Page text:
Excuses, Excuses - Why Don't You Have An Estate Plan?

Summer is finally here!  Now is the time to enjoy the warmth and sunshine, mornings on the golf course, afternoons at the pool, evenings...pondering your estate plan?  The thought of what will happen upon your death or incapacity is likely not top of mind these days.  While it can be difficult to think about these things, planning ahead is important nonetheless.  If you are like many Americans, you may be putting off setting up an estate plan.  Well, what are you waiting for?  Here are five of the top reasons people avoid setting up an estate plan:

1. You don't plan to die soon.  You're a safe driver, you don't take risks, you work out and eat well - you plan to be around for a long time.  Besides, you're too young to die, right?  It's never too early to start planning for the future.  The benefit of having an estate plan in place is that you will save your family and loved ones the time, money, and headaches that result from unclear or non-existent directions as to how to handle your health care and finances, the distribution of your assets, and the care of your minor children if an unexpected event occurs.  While death is not the most enjoyable event to consider, it is inevitable and it pays to be prepared.

2. You don't have time.  In the modern world, we are all stretched for time.  Work, family, and other social and charitable obligations can easily consume all of your time and energy.  In reality, setting up an estate plan can be a quick and painless process.  After making a handful of important decisions, your attorney will take it from there.  In just a few hours, you can save your family and loved ones months or even years of turmoil.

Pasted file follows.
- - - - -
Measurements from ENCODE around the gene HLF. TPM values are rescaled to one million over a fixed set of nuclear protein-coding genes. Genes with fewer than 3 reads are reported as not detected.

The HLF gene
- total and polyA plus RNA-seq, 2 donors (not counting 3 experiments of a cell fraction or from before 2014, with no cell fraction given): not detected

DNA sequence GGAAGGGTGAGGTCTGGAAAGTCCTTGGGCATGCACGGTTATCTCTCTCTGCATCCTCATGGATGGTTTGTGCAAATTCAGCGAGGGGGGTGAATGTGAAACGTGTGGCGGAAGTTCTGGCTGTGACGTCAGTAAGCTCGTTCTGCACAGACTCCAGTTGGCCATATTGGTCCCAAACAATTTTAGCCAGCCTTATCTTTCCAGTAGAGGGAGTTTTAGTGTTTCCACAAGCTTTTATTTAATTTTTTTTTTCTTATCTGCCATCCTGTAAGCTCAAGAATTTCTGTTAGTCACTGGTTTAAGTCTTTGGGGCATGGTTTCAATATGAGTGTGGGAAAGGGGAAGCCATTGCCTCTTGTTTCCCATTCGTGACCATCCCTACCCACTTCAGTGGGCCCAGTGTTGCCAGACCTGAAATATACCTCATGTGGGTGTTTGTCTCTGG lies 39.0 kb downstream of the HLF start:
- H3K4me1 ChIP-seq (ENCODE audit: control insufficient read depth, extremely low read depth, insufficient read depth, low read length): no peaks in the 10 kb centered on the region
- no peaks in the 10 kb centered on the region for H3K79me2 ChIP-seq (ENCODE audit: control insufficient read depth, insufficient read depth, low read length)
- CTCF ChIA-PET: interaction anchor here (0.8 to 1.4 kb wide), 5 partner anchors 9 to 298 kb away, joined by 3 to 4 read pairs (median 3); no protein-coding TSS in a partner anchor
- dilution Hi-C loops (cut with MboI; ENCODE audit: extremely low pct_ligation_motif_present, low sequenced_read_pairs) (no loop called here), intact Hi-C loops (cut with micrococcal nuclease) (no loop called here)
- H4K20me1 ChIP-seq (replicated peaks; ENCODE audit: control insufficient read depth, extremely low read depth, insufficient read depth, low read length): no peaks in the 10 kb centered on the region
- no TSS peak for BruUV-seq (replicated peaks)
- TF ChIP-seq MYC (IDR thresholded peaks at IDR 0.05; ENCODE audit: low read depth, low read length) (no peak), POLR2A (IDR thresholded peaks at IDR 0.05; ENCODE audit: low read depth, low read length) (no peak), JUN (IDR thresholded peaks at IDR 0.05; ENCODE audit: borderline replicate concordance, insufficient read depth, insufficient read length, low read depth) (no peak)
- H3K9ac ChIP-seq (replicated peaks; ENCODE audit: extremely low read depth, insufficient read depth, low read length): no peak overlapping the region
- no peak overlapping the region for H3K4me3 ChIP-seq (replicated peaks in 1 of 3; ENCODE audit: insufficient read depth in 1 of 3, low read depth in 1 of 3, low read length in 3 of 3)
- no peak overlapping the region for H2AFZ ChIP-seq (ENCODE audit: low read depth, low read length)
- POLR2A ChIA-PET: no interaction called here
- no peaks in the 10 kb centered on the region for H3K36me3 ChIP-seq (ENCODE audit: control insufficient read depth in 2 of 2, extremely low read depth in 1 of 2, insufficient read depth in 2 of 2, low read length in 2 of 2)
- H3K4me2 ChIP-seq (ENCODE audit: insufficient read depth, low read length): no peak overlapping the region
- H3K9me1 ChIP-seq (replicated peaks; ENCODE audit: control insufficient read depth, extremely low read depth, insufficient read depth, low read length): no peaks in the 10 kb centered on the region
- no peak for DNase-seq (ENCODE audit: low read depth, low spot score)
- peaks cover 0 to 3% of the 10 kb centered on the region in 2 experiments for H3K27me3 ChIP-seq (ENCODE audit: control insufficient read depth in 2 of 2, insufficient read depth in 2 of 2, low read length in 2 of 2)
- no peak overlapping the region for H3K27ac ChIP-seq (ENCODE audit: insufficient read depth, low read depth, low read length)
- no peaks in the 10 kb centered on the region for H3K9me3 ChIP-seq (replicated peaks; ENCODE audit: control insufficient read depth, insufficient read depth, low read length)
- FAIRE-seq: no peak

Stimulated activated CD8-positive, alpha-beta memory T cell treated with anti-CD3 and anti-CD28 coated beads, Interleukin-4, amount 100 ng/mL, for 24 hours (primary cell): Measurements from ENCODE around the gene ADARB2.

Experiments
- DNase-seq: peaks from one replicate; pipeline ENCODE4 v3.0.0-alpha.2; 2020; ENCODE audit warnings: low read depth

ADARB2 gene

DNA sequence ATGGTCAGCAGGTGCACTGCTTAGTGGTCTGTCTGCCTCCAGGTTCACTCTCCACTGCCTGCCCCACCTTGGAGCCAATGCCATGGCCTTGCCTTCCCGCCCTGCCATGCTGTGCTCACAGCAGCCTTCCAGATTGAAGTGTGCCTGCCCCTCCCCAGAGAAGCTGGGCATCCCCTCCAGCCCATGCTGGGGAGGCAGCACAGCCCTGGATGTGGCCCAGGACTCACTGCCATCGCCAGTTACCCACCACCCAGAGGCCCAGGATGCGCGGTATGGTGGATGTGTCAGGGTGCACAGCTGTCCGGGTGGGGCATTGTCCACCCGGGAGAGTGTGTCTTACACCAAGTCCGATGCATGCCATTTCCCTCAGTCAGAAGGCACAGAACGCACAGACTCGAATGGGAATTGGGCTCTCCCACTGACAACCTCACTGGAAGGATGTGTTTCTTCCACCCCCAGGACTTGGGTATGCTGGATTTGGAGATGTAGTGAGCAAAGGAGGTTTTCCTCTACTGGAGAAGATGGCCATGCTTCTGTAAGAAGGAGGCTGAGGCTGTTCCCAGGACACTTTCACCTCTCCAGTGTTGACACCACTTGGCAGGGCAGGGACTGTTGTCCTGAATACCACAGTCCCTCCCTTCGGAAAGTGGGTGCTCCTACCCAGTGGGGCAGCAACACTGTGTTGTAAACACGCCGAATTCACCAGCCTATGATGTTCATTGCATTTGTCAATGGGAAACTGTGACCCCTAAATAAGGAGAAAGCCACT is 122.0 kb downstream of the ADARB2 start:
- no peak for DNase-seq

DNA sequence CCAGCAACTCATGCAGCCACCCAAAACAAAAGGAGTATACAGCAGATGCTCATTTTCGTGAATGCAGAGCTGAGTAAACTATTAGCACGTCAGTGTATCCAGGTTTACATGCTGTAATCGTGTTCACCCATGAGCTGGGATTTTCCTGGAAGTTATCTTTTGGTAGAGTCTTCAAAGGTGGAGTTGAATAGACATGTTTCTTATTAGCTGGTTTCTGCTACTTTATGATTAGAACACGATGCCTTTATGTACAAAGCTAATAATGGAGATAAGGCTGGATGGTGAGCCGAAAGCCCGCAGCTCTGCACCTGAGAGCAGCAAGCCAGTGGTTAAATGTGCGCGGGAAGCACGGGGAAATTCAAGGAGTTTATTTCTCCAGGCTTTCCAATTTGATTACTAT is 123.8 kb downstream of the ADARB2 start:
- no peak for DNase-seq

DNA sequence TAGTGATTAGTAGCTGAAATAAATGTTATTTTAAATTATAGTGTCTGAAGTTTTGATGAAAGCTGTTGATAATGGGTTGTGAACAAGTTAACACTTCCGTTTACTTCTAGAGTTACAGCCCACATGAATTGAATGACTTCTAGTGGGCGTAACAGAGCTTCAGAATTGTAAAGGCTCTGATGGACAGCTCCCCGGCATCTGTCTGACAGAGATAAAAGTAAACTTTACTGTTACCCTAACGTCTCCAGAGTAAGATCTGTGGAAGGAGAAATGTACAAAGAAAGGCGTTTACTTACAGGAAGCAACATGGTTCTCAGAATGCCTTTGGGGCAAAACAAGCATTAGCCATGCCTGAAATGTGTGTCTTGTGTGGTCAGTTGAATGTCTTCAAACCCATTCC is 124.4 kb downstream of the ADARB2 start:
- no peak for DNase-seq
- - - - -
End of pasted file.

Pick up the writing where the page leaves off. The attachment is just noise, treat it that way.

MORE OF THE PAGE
3. You think it's too expensive.  While "do it yourself" estate planning software is available, it pays to have a qualified attorney handle creating a proper, customized estate plan that complies with your state's laws.  However, this process does not have to break the bank.  While some law firms may charge high rates or hourly fees, a straightforward, affordable plan is possible.

4. You think it's unnecessary.  Maybe you think things will just take care of themselves after you become incapacitated or pass away, or maybe you feel that you don't have enough assets to necessitate an estate plan.  However, an estate plan is important for appointing individuals to take care of your medical and financial decisions in the event that you become incapacitated.  Additionally, regardless of your net worth, you should not count on spending all of your assets before you die.  An estate plan will help your family and loved ones manage your affairs according to your wishes.

5. You find the process too complicated and intimidating.  A qualified attorney can smoothly guide you through the estate planning process.  While some decisions such as appointing an executor (or personal representative) or appointing guardians for your minor children can be difficult to make, your attorney can provide advice and recommendations suitable to your personal situation.